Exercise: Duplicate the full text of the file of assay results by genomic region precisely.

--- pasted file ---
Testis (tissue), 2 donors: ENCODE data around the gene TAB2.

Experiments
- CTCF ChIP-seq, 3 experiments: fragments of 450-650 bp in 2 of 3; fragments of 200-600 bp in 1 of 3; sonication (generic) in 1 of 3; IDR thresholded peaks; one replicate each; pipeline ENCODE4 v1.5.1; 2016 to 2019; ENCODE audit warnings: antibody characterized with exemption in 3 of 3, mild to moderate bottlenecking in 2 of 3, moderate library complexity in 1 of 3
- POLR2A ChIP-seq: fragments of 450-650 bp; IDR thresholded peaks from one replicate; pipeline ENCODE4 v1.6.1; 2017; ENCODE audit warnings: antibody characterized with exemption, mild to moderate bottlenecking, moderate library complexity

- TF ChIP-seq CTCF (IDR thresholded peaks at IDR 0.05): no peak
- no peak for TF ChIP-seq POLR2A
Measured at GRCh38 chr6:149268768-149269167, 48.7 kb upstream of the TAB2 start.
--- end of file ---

Testis (tissue), 2 donors: ENCODE data around the gene TAB2.

Experiments
- CTCF ChIP-seq, 3 experiments: fragments of 450-650 bp in 2 of 3; fragments of 200-600 bp in 1 of 3; sonication (generic) in 1 of 3; IDR thresholded peaks; one replicate each; pipeline ENCODE4 v1.5.1; 2016 to 2019; ENCODE audit warnings: antibody characterized with exemption in 3 of 3, mild to moderate bottlenecking in 2 of 3, moderate library complexity in 1 of 3
- POLR2A ChIP-seq: fragments of 450-650 bp; IDR thresholded peaks from one replicate; pipeline ENCODE4 v1.6.1; 2017; ENCODE audit warnings: antibody characterized with exemption, mild to moderate bottlenecking, moderate library complexity

- TF ChIP-seq CTCF (IDR thresholded peaks at IDR 0.05): no peak
- no peak for TF ChIP-seq POLR2A
Measured at GRCh38 chr6:149268768-149269167, 48.7 kb upstream of the TAB2 start.